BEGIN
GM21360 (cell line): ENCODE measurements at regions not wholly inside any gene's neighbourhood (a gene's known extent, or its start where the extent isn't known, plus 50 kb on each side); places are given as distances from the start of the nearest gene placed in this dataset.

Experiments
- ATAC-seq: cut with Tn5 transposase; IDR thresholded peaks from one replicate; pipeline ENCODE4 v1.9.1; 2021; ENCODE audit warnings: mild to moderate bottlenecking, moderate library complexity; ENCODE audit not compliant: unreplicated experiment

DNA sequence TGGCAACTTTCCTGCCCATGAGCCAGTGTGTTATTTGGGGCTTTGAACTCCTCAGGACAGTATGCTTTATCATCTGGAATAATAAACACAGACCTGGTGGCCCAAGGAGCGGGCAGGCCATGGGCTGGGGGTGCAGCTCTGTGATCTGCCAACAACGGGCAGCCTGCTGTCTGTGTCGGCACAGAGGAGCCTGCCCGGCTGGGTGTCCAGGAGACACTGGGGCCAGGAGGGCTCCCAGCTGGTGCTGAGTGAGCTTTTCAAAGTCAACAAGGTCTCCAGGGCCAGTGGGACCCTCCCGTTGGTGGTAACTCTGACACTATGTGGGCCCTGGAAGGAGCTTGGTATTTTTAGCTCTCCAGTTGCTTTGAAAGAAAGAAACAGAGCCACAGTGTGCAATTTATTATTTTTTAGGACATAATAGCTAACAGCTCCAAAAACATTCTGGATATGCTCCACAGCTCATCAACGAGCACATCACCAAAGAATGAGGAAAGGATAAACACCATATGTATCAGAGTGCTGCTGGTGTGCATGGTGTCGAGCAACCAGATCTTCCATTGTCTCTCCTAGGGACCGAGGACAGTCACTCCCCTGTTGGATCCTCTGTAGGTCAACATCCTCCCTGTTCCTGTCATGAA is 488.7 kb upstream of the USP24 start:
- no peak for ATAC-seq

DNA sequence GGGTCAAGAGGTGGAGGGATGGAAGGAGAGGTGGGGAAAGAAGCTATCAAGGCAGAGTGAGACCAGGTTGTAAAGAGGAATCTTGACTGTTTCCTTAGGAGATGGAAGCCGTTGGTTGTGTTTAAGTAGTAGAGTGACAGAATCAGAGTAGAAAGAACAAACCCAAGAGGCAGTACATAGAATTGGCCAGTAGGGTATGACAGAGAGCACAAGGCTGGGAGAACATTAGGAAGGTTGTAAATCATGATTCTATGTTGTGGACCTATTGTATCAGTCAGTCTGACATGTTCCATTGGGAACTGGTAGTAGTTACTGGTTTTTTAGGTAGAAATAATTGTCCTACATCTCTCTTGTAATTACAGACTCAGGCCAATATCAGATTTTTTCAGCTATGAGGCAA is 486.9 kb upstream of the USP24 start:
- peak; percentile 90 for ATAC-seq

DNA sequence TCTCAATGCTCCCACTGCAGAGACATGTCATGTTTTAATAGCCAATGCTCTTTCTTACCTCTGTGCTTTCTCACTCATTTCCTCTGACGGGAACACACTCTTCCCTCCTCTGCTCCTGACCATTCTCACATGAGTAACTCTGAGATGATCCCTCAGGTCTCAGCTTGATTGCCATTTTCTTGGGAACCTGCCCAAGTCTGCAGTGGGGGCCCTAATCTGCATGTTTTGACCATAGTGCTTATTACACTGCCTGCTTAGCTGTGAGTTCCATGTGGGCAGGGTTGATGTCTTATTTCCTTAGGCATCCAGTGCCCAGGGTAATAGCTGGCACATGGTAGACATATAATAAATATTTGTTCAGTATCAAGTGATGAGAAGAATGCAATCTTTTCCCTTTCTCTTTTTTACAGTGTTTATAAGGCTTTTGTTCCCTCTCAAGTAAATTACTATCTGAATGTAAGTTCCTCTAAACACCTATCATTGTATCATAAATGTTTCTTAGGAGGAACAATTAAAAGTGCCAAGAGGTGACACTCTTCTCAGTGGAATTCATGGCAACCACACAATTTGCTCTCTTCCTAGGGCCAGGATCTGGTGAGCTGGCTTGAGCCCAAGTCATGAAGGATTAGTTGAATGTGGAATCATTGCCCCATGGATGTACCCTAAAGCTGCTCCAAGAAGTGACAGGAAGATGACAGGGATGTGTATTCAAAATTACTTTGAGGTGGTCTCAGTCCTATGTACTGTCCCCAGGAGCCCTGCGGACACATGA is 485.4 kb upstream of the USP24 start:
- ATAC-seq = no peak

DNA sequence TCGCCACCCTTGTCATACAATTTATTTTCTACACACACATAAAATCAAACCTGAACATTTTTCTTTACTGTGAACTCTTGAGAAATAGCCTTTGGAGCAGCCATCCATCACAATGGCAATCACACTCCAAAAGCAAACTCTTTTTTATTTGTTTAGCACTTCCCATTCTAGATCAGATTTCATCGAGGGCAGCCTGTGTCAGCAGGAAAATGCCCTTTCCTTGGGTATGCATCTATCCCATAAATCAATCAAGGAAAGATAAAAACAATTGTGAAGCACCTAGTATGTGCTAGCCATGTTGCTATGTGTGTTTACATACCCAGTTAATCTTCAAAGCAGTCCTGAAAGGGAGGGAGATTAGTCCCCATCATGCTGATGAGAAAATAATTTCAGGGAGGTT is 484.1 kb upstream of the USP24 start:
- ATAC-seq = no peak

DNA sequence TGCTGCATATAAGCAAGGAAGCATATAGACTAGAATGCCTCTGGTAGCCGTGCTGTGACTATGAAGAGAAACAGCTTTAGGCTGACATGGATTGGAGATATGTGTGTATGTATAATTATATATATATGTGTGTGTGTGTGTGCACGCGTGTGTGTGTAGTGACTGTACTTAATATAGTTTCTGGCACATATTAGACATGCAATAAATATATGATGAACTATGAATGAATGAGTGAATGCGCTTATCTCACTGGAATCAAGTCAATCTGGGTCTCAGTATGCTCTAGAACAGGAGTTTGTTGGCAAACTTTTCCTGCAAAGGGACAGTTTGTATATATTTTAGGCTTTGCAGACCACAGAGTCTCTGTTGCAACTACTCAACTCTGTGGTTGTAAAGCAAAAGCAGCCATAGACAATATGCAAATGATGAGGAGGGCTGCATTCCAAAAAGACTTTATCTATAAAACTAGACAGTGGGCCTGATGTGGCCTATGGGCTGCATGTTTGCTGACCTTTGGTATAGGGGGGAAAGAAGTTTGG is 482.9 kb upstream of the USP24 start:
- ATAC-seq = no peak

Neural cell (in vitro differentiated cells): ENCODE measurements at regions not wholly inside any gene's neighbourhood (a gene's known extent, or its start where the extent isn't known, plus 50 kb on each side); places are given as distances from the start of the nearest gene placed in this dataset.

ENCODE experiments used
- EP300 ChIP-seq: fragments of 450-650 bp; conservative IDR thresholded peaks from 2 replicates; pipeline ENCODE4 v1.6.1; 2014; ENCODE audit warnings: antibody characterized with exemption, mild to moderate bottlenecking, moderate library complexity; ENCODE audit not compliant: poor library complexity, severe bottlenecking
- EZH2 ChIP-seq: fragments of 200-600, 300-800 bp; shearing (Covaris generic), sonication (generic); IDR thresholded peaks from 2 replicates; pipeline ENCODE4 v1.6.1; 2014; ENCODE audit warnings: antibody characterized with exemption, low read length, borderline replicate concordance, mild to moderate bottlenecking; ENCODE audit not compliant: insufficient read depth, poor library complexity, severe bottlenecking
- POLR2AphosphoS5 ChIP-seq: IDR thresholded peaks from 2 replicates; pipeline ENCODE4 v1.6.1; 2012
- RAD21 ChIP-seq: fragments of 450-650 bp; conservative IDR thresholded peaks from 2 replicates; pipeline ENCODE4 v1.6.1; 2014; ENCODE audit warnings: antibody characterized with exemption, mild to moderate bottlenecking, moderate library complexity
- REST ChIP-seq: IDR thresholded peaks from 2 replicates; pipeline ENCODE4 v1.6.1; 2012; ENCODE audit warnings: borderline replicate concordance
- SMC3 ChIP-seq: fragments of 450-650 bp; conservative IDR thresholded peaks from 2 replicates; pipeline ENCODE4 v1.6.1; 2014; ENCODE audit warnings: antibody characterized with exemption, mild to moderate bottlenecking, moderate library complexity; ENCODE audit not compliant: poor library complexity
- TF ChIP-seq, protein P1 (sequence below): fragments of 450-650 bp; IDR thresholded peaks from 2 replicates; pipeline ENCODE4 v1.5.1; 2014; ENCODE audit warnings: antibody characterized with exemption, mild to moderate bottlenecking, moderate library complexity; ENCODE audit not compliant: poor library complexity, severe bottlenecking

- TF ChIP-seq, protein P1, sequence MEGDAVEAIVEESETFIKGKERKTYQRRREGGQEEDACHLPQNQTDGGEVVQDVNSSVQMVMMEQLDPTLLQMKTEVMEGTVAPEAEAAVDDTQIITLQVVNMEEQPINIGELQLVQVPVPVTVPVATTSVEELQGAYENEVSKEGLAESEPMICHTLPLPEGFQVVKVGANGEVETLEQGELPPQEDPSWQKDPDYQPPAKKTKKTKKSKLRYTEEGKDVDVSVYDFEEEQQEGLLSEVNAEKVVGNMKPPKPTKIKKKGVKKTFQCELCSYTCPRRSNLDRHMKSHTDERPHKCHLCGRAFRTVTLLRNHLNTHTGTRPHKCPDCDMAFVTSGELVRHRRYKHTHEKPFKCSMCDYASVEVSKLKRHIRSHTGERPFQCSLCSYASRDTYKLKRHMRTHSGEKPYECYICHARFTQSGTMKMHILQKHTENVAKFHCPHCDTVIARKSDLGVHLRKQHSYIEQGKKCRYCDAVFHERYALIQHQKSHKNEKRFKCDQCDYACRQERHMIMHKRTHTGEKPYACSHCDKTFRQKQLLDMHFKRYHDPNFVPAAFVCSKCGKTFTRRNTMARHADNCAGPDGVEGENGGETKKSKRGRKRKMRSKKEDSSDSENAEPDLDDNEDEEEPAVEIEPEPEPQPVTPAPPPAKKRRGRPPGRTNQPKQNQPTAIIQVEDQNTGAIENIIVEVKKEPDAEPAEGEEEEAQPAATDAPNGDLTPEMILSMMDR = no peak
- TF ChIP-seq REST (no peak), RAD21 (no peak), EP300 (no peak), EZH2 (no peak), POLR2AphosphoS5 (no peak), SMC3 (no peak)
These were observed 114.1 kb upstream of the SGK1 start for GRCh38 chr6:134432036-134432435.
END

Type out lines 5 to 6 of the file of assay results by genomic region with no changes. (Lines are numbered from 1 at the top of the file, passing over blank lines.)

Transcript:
- no peak for ATAC-seq

DNA sequence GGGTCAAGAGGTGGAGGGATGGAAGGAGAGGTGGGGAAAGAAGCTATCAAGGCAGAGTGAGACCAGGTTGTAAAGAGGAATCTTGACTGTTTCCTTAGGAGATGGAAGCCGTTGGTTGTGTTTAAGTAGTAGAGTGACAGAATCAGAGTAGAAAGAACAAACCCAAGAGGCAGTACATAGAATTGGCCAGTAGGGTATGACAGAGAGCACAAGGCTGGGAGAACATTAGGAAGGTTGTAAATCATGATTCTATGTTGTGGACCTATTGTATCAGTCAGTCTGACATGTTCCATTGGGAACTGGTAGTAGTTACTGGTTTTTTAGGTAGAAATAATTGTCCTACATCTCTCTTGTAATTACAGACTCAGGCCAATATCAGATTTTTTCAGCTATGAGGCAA is 486.9 kb upstream of the USP24 start: